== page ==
Hubert Gassner,  chief  financial officer with  OmniTRAX in Denver, Colo., says new technologies are also being used to solve “business issues and problems.” He says the rail industry is implementing and using more data-driven technologies that can optimize operations and improve rail shipping by enhancing efficiencies. “We can see immediately if a fuel rate is off the charts or if [a train] is going too fast or not and we can [engineers] manage performance,” says Gassner.

While using trains can save money for business shippers, they’re often unfamiliar networks and not often easy to use. OmniTRAX offers to make rail shipping easier with Class I railroads that offer personal “door to door” service for small and large companies. Gassner says OmniTRAX runs everything in the cloud, providing shippers real-time insight into schedules and where their cargo is at any point in time. “We wanted to get rid of paper and have what we call dynamic operational dashboards that make all the information available to the right people at the right time,” says Gassner. “Everyone from the shipper to the guy in the field can see how we’re operating and get constant feedback.”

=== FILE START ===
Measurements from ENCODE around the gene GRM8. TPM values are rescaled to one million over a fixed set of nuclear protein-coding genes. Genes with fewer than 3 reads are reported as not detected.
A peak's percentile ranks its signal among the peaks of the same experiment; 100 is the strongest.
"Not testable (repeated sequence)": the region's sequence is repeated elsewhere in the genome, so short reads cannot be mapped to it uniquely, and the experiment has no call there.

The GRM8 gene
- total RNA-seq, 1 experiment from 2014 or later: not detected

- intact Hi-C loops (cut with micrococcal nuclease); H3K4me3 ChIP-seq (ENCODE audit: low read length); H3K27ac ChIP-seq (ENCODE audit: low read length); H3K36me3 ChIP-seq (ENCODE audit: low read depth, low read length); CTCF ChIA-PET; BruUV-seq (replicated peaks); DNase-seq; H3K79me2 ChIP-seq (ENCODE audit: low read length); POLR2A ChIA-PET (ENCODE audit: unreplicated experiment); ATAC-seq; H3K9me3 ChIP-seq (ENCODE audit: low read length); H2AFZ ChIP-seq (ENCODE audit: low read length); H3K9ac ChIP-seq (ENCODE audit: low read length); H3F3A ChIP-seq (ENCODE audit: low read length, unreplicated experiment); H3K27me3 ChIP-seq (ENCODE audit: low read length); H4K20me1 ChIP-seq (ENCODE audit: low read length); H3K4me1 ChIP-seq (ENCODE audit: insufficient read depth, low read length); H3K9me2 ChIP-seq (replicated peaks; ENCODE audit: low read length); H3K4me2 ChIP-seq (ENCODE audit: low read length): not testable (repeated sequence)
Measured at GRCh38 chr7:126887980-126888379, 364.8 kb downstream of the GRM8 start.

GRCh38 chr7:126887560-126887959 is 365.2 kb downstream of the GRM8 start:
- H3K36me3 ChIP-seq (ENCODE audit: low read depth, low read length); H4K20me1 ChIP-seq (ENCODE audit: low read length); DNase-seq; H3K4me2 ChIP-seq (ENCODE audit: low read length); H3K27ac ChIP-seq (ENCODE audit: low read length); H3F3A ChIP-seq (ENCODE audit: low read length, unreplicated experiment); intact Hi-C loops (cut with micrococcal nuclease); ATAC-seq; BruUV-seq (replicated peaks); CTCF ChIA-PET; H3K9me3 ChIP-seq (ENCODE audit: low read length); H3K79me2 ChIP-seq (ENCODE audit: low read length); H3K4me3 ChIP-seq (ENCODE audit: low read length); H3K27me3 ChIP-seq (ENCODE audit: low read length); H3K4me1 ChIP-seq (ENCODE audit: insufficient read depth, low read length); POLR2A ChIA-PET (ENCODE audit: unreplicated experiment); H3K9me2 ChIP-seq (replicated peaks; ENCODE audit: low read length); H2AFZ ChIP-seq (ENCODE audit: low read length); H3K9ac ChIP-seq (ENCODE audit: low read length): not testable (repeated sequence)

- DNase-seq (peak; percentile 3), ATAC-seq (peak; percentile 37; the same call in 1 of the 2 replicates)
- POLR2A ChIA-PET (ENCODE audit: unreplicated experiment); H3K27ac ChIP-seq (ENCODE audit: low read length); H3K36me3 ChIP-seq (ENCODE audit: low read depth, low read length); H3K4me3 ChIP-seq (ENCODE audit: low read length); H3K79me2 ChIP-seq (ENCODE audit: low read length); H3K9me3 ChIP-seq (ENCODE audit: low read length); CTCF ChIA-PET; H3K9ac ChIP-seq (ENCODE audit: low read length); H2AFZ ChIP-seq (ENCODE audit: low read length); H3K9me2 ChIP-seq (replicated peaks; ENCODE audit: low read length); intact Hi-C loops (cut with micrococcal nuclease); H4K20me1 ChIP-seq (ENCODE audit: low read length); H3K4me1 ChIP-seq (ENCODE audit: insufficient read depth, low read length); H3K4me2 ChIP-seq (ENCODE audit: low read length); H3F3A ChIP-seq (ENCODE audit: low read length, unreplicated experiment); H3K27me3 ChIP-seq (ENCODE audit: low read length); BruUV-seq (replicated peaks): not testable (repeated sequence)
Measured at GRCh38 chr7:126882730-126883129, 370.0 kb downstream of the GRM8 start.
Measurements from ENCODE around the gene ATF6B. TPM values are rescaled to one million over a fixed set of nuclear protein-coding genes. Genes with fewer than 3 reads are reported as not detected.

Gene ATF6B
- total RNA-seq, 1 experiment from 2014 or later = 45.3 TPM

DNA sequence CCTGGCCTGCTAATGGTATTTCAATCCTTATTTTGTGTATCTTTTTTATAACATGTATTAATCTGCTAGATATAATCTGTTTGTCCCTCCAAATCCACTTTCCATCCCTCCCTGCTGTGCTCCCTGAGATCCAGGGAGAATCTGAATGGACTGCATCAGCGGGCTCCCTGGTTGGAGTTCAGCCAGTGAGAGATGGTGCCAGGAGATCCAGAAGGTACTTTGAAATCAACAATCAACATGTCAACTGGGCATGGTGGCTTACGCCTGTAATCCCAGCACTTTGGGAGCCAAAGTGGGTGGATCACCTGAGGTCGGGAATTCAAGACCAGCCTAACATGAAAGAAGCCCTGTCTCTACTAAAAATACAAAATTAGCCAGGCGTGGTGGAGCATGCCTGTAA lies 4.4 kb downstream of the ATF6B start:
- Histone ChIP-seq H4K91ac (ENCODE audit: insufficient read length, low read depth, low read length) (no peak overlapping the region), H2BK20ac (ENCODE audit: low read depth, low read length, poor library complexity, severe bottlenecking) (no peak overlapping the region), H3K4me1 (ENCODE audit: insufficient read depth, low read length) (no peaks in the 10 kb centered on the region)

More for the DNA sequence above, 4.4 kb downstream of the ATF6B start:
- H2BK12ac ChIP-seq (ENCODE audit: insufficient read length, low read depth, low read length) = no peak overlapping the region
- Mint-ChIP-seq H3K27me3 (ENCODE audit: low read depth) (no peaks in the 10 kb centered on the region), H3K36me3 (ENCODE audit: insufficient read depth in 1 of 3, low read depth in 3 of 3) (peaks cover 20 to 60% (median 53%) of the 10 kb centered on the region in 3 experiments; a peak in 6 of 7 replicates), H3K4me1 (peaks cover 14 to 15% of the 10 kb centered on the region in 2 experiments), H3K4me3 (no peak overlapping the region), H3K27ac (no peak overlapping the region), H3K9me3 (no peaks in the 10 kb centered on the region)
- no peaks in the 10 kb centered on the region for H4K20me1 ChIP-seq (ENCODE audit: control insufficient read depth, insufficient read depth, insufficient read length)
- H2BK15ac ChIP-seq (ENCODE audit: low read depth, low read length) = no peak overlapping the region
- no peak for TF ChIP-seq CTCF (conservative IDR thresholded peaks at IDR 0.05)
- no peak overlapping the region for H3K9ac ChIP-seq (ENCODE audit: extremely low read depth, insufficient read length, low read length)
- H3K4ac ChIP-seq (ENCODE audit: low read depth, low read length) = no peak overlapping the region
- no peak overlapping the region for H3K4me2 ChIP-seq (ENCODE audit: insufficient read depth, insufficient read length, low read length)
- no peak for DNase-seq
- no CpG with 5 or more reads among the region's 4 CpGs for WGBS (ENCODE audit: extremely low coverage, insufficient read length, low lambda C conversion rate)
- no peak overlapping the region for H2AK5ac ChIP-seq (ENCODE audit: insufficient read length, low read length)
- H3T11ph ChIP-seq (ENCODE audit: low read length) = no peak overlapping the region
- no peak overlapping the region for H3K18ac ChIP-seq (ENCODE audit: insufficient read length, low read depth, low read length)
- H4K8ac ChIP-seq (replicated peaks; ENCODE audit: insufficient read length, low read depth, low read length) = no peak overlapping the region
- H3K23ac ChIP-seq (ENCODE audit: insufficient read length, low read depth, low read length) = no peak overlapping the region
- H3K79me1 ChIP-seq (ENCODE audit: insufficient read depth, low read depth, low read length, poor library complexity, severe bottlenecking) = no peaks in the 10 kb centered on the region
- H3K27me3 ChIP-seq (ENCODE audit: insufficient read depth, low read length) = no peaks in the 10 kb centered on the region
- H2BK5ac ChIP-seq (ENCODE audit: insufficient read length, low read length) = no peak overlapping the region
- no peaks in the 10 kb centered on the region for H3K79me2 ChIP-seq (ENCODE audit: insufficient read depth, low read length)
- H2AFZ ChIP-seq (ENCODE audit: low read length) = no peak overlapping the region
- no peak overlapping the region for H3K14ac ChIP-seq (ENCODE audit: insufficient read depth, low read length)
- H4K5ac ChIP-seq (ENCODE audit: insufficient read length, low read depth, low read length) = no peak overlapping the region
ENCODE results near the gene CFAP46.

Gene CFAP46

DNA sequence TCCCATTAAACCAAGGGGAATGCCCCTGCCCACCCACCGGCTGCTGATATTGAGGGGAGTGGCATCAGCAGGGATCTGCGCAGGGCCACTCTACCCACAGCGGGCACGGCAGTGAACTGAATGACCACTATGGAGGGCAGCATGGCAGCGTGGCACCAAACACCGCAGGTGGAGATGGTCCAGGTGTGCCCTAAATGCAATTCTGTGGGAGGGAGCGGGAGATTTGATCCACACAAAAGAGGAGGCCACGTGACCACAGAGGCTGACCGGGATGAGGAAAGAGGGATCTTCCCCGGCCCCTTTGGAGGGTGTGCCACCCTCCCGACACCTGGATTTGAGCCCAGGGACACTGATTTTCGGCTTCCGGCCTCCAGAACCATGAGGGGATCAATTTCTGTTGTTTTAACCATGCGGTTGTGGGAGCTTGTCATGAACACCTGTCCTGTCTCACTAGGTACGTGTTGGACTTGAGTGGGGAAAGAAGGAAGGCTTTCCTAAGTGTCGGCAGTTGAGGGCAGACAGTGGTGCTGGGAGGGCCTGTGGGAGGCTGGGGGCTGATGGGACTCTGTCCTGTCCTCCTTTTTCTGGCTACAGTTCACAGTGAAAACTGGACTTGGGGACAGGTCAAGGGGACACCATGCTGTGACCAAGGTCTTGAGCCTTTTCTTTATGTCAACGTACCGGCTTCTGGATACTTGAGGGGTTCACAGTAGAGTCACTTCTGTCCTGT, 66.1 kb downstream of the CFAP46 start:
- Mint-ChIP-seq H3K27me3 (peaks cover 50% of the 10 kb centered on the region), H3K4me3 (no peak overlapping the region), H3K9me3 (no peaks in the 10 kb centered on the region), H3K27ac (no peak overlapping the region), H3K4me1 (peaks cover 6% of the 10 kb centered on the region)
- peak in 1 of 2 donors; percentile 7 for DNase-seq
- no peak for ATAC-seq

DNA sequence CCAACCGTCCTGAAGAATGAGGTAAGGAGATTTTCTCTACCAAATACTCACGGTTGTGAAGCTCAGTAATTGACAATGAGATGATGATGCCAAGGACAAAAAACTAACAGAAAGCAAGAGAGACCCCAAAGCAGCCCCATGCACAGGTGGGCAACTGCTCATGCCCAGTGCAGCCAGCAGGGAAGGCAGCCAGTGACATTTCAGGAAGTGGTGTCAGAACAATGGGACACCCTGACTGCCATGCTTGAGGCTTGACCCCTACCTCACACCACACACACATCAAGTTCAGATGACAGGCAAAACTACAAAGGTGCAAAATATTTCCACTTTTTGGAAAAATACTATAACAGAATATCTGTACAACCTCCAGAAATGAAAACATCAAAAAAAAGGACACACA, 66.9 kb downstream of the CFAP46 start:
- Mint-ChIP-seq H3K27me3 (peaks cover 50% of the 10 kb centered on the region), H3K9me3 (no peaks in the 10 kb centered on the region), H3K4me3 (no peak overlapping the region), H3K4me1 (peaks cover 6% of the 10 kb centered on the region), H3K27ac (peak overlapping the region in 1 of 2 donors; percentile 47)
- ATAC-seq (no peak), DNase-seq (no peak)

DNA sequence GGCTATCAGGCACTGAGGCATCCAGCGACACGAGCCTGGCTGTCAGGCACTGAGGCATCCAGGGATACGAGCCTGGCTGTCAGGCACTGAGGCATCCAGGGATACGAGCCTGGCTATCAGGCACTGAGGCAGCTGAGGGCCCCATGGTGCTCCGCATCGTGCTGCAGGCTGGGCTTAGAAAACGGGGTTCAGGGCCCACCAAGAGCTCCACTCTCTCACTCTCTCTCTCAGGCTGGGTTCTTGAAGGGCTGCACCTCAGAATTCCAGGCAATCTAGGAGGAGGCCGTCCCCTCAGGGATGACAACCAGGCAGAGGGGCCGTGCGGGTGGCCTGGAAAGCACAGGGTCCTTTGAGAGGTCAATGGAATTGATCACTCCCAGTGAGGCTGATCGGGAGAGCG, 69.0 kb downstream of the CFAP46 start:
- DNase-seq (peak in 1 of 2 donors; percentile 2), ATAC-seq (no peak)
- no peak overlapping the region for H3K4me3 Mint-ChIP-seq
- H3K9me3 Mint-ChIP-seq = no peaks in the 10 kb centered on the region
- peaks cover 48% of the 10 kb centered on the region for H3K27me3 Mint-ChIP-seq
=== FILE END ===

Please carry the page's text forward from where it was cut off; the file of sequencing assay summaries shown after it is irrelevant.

Gassner says blockchain is another piece of technology that offers great potential in rail shipping. As a distributed database that serves as the infrastructure for bitcoin, blockchain is now being used in the financial and retail industries to improve security, bring more transparency to information, boost reliability, and reduce friction in rail shipping. As a direct form of communication, blockchain can offer real-time digital ledgers of shipping data for use by third parties, port officials, and anyone in the supply chain. Gassner says it could eliminate the problems often encountered with “closed off” data sources. “I think blockchain, if people start putting real effort into it, like the financial industry does, can make a big difference in the rail shipping industry.”